Ocean acidification impacts the iron (Fe) biogeochemistry both its oxidation state and complexation reactions with other substances and thus affect its bioavailability to marine organisms. This has a direct effect on the ecosystems since Fe is an essential micronutrient. Some substances such as gallic acid produced by marine microorganisms can also alter the oxidation state of Fe in seawater. The authors of this study found that gallic acid impacts iron’s redox state for longer periods and thus favours its bioavailability.

Iron and copper complexation in Macaronesian coastal waters

Arnone, V., González-Santana, D., González-Dávila, M., González, A. G., & Santana-Casiano, J. M. (2022). Iron and copper complexation in Macaronesian coastal waters. Marine Chemistry, 240, 104087. https://doi.org/10.1016/j.marchem.2022.104087

Summary

Iron and Copper are trace metals that are bioessential micronutrients to marine organisms. In this study the authors studied dissolved concentrations of these two metals and the strength of their complexes with other substances in the surface coastal waters of the Macaronesia region (Cape Verde, Canary Islands, and Madeira). Due to biological activity and water mixing induced by the wind around the islands, dissolved metals and ligand concentrations were greater at the coastal stations than in oceanic water. Variations were observed between the eastern and western parts of Fogo, Tenerife and Gran Canaria. On the east coasts, the increase in dissolved metals and ligand concentrations were related to wind-induced water mixing. The results of this study improve our understanding of the impact of coastal areas on the Fe and Cu biogeochemical cycles.

A strong mitigation scenario maintains climate neutrality of northern peatlands

Qiu, C., Ciais, P., Zhu, D., Guenet, B., Chang, J., Chaudhary, N., Kleinen, T., Li, X., Müller, J., Xi, Y., Zhang, W., Ballantyne, A., Brewer, S. C., Brovkin, V., Charman, D. J., Gustafson, A., Gallego-Sala, A. V, Gasser, T., Holden, J., … Westermann, S. (2022). A strong mitigation scenario maintains climate neutrality of northern peatlands. One Earth, 5(1), 86–97. https://doi.org/10.1016/j.oneear.2021.12.008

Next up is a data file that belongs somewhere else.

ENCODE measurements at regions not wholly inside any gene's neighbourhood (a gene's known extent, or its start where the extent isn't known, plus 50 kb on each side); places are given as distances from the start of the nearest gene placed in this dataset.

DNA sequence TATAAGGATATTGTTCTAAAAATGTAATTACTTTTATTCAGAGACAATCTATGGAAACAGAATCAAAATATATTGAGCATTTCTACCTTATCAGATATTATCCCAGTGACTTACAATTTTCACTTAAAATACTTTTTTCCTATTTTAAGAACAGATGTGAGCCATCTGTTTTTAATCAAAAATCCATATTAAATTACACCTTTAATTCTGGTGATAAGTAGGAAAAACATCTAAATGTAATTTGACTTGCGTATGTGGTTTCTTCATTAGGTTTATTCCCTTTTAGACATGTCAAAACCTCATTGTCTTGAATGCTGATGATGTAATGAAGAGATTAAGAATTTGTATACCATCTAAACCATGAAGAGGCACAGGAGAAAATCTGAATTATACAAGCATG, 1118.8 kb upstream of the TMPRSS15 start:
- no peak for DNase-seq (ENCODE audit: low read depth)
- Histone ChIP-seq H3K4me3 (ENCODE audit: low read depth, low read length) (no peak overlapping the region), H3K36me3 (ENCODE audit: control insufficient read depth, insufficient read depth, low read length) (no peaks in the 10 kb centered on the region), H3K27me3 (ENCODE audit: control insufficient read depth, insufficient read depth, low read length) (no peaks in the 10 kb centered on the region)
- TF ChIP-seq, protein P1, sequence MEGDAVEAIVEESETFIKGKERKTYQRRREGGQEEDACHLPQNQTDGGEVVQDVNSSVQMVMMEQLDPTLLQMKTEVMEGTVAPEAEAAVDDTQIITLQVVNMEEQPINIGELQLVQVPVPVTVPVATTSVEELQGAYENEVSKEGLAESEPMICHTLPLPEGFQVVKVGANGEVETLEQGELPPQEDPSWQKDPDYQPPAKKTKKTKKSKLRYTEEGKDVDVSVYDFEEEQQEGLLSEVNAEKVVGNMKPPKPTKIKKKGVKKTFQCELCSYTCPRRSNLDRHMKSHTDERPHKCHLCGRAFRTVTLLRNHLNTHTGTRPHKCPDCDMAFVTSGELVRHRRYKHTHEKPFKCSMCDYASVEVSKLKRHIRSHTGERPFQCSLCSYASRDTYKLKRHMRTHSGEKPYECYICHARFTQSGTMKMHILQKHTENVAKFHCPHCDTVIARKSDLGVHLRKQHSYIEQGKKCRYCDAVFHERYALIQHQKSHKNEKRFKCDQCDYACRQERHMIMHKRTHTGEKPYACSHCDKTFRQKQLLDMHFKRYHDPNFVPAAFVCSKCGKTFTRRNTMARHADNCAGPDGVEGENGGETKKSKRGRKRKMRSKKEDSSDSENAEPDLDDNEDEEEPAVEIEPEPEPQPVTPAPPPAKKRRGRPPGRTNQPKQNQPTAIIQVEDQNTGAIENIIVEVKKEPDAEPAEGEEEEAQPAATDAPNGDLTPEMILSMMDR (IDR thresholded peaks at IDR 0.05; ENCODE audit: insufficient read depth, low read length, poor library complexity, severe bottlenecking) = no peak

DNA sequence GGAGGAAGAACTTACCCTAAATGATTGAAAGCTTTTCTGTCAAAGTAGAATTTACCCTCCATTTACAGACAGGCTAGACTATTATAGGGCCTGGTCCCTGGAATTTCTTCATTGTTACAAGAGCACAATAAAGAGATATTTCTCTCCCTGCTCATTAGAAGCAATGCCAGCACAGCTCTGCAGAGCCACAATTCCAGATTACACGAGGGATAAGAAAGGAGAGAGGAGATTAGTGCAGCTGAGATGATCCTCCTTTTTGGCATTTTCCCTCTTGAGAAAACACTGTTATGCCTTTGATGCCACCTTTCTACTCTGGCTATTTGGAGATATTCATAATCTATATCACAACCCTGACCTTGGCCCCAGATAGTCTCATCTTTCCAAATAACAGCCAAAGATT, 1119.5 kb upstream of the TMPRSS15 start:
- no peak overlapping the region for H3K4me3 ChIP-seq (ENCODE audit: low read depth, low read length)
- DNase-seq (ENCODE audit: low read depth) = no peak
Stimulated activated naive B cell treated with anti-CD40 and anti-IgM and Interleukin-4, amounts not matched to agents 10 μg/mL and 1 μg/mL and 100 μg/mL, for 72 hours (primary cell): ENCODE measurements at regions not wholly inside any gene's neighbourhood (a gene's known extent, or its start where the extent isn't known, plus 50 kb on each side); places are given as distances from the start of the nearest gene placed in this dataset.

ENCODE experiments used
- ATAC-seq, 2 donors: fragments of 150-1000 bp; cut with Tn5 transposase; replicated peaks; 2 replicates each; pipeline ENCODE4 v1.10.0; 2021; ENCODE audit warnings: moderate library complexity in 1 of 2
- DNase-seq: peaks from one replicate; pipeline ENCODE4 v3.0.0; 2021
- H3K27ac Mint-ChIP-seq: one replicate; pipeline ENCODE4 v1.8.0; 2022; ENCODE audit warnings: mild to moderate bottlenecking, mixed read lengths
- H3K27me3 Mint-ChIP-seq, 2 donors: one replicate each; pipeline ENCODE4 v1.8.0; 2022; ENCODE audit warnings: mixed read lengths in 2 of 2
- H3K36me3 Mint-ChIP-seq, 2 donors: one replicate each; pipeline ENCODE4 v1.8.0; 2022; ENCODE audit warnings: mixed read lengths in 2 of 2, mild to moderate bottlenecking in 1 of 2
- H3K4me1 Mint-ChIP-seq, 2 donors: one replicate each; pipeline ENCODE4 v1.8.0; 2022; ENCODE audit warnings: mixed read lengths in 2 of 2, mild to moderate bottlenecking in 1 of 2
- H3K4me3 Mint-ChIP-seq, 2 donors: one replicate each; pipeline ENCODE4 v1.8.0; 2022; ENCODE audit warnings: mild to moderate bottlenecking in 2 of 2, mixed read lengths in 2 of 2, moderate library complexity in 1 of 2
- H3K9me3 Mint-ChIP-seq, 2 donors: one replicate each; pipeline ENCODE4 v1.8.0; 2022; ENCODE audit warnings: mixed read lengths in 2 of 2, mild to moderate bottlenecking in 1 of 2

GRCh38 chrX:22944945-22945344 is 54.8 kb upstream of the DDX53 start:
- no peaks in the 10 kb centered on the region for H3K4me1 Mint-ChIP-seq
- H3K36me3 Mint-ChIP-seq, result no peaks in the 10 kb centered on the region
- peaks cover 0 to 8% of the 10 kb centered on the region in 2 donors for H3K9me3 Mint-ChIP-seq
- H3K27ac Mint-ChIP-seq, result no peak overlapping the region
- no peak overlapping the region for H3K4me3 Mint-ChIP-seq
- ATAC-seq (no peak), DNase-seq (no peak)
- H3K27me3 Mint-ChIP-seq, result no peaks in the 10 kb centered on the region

Summary

Intact peatlands remove carbon dioxide (CO2) from the atmosphere through photosynthesis and store the carbon in soils in waterlogged conditions, while emitting methane (CH4) to the atmosphere. The net climate impact of peatlands depends on the relative magnitude of these two greenhouse gases. In this study the authors assessed the future CO2 and CH4 balance of northern peatlands using five large-scale, process-based peatland models. Their results suggest that under climate policies and action, northern peatlands are likely be climate neutral because the climate-warming effect of peatland CH4 emissions is offset by the cooling effect of peatland CO2 sinks. However, if action on climate change is not taken, northern peatlands could accelerate global warming because CH4 emissions are projected to increase substantially, and northern peatlands may turn from CO2 sinks to sources driven by strong warming and drying.

Policy relevant message:

If action on climate change is not taken, northern peatlands could accelerate global warming because CH4 emissions are projected to increase substantially, and northern peatlands may turn from CO2 sinks to sources driven by strong warming and drying.

Stratification constrains future heat and carbon uptake in the Southern Ocean between 30°S and 55°S

Bourgeois, T., Goris, N., Schwinger, J., & Tjiputra, J. F. (2022). Stratification constrains future heat and carbon uptake in the Southern Ocean between 30°S and 55°S. Nature Communications, 13(1), 340. https://doi.org/10.1038/s41467-022-27979-5

Summary
The Southern Ocean between 30°S and 55°S is a major sink of excess heat and anthropogenic carbon, but model projections of these sinks remain highly uncertain. Reducing such uncertainties is required to effectively guide the development of climate mitigation policies for meeting the ambitious climate targets of the Paris Agreement. This study shows that the large spread in the projections of future excess heat uptake efficiency and cumulative anthropogenic carbon uptake in this region are strongly linked to the models’ contemporary stratification. This relationship is robust across two generations of Earth system models and is used to reduce the uncertainty of future estimates of the cumulative anthropogenic carbon uptake by up to 53% and the excess heat uptake efficiency by 28%. These results highlight that, for this region, an improved representation of stratification in Earth system models is key to constrain future carbon budgets and climate change projections.